Since it burst onto the scene in 2012, genome editing with CRISPR has opened up a world of possibilities in medicine and engineering, from the production of biofuels to the treatment of genetic diseases through personalized gene therapy. In the lab, CRISPR has been used to learn about the biology of many fish, bird, amphibian, and mammalian species. Now, Douglas Menke’s team of scientists at the University of Georgia have used CRISPR to generate the first genome edited reptiles.
With most species, CRISPR components are injected into freshly fertilized embryos, allowing both the paternally and maternally inherited copies of the genome to be edited. However, female reptiles carry sperm in their reproductive system for long periods, making it difficult for scientists to predict the time of egg fertilization. To circumvent this problem, Menke’s team took advantage of the anatomy of Anolis sagrei lizards, including a transparent membrane over the ovary that allowed them to visualize which eggs were next in line to be fertilized. They then injected CRISPR components targeting the tyrosinase gene—whose deletion in both copies results in albinism—into unfertilized eggs. To the team’s surprise, they observed that several offspring lizards were albino, suggesting that the CRISPR components stuck around in the eggs long enough to edit the paternally inherited genome after fertilization.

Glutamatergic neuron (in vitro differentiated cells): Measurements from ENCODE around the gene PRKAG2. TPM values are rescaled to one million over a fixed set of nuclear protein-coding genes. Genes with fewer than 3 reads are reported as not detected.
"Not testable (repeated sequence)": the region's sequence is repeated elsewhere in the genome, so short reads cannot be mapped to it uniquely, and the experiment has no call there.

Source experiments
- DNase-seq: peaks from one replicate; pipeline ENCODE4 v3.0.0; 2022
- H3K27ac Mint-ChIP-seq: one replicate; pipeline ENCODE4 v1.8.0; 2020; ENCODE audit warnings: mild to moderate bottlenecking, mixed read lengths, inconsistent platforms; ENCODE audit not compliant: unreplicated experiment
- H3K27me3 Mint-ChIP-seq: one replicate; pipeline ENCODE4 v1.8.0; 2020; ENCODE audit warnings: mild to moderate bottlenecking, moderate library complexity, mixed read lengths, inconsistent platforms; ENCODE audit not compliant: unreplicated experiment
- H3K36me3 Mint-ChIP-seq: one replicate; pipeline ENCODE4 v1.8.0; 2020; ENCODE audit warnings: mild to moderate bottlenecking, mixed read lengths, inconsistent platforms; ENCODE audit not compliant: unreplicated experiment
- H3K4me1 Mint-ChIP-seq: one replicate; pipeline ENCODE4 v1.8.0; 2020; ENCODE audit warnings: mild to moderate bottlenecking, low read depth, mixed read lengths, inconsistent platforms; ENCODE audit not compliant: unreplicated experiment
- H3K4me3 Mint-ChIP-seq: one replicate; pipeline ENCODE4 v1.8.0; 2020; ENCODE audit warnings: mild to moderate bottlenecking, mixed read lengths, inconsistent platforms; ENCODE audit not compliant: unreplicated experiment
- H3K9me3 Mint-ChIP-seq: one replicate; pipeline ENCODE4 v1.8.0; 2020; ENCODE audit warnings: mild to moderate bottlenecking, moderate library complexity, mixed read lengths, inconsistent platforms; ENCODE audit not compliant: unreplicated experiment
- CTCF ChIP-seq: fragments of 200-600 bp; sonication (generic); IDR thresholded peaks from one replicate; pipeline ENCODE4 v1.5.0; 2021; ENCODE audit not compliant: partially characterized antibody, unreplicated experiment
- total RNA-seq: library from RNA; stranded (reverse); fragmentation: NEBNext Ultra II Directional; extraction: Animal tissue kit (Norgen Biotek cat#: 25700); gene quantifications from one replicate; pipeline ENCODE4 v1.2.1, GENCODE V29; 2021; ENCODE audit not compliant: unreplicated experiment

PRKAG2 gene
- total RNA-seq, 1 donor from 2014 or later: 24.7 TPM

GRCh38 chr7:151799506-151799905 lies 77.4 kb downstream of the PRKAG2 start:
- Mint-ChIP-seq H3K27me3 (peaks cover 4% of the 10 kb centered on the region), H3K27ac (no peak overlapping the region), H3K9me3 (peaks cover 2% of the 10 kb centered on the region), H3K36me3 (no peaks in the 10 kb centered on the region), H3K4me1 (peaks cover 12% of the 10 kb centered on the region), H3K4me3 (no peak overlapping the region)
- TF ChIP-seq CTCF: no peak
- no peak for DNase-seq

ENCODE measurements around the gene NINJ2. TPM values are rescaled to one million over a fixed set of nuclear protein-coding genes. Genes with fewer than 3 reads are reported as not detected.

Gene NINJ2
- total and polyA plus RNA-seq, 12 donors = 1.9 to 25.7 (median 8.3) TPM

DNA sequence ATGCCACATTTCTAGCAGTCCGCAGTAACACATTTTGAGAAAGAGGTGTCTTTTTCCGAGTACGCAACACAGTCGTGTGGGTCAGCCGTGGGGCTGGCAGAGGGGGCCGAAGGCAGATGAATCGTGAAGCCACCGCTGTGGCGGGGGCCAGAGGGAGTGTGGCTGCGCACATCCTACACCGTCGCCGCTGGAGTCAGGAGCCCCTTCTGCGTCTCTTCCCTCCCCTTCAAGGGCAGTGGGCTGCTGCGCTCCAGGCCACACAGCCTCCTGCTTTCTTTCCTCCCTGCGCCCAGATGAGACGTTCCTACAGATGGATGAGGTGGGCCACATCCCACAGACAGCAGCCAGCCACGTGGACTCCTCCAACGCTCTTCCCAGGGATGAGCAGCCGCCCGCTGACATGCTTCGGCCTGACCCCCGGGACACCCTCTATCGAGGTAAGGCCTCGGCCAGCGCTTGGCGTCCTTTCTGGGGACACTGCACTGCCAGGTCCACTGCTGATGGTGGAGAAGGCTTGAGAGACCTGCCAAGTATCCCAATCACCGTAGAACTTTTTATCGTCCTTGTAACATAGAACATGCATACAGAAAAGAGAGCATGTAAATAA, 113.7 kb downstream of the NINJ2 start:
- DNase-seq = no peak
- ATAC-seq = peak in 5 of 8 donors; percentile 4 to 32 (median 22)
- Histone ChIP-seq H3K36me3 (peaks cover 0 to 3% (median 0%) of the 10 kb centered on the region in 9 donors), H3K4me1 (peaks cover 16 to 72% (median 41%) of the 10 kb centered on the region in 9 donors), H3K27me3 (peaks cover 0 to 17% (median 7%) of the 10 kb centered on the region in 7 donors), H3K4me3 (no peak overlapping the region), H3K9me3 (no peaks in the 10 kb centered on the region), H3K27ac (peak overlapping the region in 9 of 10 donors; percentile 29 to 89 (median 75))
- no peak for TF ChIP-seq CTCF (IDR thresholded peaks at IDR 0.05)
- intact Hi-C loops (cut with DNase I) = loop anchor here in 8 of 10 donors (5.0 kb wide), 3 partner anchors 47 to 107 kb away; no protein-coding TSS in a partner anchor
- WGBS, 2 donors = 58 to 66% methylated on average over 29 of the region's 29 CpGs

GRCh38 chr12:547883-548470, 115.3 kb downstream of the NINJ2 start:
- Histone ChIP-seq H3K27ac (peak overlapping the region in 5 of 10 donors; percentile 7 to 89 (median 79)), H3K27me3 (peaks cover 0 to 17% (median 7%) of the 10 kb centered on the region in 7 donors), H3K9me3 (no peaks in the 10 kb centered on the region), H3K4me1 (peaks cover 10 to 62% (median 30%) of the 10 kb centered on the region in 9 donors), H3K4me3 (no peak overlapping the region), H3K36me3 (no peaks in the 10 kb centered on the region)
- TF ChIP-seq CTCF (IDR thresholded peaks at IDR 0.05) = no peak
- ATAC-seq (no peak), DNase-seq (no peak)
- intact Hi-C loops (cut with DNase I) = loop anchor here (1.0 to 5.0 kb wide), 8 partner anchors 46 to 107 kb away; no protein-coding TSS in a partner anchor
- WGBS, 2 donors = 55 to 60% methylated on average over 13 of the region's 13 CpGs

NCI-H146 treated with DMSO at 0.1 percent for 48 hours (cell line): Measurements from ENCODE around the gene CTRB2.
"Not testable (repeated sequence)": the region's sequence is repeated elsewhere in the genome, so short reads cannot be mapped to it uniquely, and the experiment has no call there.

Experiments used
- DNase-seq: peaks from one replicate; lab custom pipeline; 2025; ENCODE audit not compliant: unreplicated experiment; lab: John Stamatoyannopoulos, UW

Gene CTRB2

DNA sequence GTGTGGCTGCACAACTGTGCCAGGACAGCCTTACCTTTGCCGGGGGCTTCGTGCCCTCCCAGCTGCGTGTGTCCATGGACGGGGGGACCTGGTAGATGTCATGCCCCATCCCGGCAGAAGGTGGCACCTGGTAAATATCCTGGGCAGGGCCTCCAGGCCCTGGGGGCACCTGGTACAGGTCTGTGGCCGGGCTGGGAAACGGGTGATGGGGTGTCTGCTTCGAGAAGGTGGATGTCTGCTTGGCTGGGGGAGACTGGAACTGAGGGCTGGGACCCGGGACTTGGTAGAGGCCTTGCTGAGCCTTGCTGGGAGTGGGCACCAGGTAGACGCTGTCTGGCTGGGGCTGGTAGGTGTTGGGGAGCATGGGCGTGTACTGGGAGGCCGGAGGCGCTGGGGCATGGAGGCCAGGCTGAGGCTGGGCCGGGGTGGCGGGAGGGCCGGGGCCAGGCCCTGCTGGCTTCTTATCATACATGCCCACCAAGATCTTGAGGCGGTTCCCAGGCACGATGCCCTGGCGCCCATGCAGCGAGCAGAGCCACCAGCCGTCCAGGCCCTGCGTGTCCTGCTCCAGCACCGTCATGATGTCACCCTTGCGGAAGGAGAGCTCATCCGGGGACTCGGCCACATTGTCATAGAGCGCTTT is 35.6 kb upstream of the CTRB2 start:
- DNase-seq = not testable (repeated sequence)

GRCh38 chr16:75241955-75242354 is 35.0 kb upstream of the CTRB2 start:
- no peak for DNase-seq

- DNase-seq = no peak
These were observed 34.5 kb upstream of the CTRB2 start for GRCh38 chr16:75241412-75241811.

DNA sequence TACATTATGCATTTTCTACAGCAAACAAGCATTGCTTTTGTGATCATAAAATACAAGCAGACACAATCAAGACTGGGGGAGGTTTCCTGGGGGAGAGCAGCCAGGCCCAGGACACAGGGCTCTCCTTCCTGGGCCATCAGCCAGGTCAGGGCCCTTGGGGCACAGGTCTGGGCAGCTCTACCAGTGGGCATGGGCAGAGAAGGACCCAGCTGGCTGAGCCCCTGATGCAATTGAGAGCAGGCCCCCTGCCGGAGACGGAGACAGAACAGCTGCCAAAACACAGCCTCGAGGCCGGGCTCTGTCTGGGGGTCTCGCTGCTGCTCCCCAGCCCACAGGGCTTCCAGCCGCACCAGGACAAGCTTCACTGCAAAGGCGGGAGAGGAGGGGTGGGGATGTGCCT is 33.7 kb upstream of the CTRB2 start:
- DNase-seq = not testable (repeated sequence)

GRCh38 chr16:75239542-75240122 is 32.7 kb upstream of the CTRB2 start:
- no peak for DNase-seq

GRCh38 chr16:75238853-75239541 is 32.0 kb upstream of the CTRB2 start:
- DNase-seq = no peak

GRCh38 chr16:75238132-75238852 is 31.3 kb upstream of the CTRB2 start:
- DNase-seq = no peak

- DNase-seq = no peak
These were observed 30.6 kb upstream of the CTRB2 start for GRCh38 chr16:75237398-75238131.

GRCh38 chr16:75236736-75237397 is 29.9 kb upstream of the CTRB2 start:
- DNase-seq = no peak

Humans with albinism often struggle with vision problems. Interestingly, humans and lizards have similar visual systems, including the presence of a structure in the eye called the fovea that is necessary for high-acuity vision. Now, the albino lizards generated in this study can be used as a new model system to study the underlying connection between albinism and vision impairment. In addition, Anolis lizards have experienced extensive diversification over time, with hundreds of species now identified. The newfound ability to carefully study them through genome editing paves the way for an unprecedented understanding of reptilian evolution and physiology.
For more information: To read more about how CRISPR genome editing works, check out this SITN article!
Managing Correspondent: Benjamin Andreone
News Article: These albino lizards are the world’s first gene-edited reptiles. Phys.org
Original Article: CRISPR-Cas9 Gene Editing in Lizards through Microinjection of Unfertilized Oocytes. Cell Reports
Image Credit: Doug Menke/University of Georgia